Why Now is a Perfect Time to Consider Self-funding Your Employee Benefit Plan
Healthcare costs are rising and employers are being forced to raise deductibles, raise their employees’ share of premium and limit overall coverage. These changes directly impact employees, and in this new age of HR, the “employee experience” is priority one. Employers are finding it harder and harder to not only attract top talent but keep the valuable employees they have.
Employers struggle to look for creative ways to reduce their overall human capital spend, which is typically one of the the top three expenditures on their P&L. Employers currently offering a fully-funded benefit plan are limited in what they can do to manage these increasing costs.
In a fully funded insurance plan, employers pay a pre-determined premium to an insurance carrier, who shoulders the majority of the financial risk and manages claims for employees. The employer is bound by the coverage in the plans and has little plan design control. If the employees are generally healthy and the healthcare plan is not utilized, the employer still pays the same amount. If there is a surplus of unused premiums and at the end of the year, the employers generally will not see any of it. For some employers, the loss of unused money is negligible when compared to what they perceive as a daunting task – moving to a self-funded platform.
When you move to a traditional self-funded platform, the financial risk shifts to the employer but so does the financial benefits. Self-funded groups still select an insurance carrier and TPA (Third Party Administrator) to partner with. While the carriers manage the tangible plan details and the TPA partner manages the claims, employers control the funds, budget how they see fit and have greater control of the plan design. Instead of paying premiums to insurance carriers and allowing them to keep the surplus, the employer is now able to manage claims, pay less out and ultimately save money. This is great when an employer has healthy employees and minimal claims but what happens if they have a bad claim year?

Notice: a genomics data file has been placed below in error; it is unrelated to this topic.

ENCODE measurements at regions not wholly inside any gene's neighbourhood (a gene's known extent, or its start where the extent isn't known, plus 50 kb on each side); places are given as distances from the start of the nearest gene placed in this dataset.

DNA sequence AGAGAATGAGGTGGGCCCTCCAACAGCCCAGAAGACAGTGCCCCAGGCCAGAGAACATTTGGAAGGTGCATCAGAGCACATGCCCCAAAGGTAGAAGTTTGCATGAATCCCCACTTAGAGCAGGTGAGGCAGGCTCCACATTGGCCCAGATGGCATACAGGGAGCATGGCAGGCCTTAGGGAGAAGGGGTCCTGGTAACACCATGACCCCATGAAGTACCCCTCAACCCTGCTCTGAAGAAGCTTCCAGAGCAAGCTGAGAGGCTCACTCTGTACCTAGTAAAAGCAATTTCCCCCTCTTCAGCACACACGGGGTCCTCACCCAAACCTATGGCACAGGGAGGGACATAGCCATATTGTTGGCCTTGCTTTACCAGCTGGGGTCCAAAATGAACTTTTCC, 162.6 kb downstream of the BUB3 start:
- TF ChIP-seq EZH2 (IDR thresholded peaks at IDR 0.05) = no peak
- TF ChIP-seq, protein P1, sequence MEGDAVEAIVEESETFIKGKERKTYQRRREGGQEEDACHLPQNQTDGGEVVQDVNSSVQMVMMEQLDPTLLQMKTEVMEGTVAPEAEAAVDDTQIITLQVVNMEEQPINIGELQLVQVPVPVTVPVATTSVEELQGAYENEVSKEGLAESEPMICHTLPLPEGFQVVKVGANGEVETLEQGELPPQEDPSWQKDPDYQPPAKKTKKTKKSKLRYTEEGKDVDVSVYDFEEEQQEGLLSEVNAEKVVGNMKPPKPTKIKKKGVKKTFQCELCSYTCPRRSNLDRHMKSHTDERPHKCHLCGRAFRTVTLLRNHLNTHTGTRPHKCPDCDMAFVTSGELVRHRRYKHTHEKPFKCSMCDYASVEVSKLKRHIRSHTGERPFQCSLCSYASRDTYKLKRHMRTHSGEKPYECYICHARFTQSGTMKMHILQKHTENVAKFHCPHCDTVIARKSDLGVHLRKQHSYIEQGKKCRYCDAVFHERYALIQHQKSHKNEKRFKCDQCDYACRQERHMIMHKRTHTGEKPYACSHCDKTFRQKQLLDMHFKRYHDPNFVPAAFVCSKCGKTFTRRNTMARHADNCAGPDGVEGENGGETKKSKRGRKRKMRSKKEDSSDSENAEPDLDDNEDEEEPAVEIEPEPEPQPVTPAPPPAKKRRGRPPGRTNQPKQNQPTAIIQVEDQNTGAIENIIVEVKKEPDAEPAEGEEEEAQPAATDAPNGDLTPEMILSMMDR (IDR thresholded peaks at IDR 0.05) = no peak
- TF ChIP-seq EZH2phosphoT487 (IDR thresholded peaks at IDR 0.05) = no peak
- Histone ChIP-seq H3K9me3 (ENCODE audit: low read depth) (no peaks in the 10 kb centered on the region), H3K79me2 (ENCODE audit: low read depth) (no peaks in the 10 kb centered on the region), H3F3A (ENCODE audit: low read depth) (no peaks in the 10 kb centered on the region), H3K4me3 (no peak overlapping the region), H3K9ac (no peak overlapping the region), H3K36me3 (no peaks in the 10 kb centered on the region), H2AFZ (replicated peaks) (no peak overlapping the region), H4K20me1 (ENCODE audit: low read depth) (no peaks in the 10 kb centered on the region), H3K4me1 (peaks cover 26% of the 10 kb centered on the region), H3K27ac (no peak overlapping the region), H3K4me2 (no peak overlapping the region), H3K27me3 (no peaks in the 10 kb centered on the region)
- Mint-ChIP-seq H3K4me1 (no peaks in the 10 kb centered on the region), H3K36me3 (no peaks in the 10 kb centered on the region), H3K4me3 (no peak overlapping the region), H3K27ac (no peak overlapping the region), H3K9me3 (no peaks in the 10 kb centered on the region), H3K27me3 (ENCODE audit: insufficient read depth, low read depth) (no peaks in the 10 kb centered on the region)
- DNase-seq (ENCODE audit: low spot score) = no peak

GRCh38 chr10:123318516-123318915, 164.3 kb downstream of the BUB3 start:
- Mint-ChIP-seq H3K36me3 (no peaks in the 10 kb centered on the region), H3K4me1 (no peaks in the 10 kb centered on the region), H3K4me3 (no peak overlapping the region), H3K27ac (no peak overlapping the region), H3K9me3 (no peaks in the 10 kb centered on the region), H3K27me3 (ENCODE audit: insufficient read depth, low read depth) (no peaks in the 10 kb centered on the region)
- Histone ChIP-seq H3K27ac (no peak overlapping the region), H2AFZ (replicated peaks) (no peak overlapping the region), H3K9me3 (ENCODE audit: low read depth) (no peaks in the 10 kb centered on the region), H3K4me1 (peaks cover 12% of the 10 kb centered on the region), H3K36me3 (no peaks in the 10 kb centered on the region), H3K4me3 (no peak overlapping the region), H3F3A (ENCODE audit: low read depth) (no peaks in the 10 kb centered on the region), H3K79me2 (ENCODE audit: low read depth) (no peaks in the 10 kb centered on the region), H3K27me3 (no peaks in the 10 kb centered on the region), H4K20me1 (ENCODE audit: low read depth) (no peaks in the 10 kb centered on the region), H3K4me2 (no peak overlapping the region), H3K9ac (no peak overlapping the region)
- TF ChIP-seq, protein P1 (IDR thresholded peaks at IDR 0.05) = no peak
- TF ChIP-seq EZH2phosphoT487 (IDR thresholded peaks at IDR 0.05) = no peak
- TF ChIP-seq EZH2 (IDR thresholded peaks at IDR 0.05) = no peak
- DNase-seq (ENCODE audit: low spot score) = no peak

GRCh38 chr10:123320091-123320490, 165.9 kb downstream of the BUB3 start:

That is where reinsurance, or “stop-loss” insurance comes in to play. Stop-loss insurance shifts the financial risk back to the insurance company if costs rise above a specified amount (deductible). Although excess risk is covered, these stop-loss insurance plans have a cost involved as well, making the trade off between money saved and stop-loss insurance cost another deciding factor for employers.
Companies moving to a self-funded platform inherently run the risk of having a bad year. Statistics show that with a 100-250 person group, you are likely to have a bad claims year every 5 years or so. That can be terrifying! It is not until you start to reach the 10,000 employee mark that your risk reduces to almost zero and you have the vast buying power of the “big dogs”. So, does it even make sense for a smaller group to move to a self-funded platform?
Now it does.
How does a smaller company, in the 50-1,000 employee range, get all the benefits of being self-funded, but have the protection and buying power of a much larger company? It is simply summed up in one word: Coalition.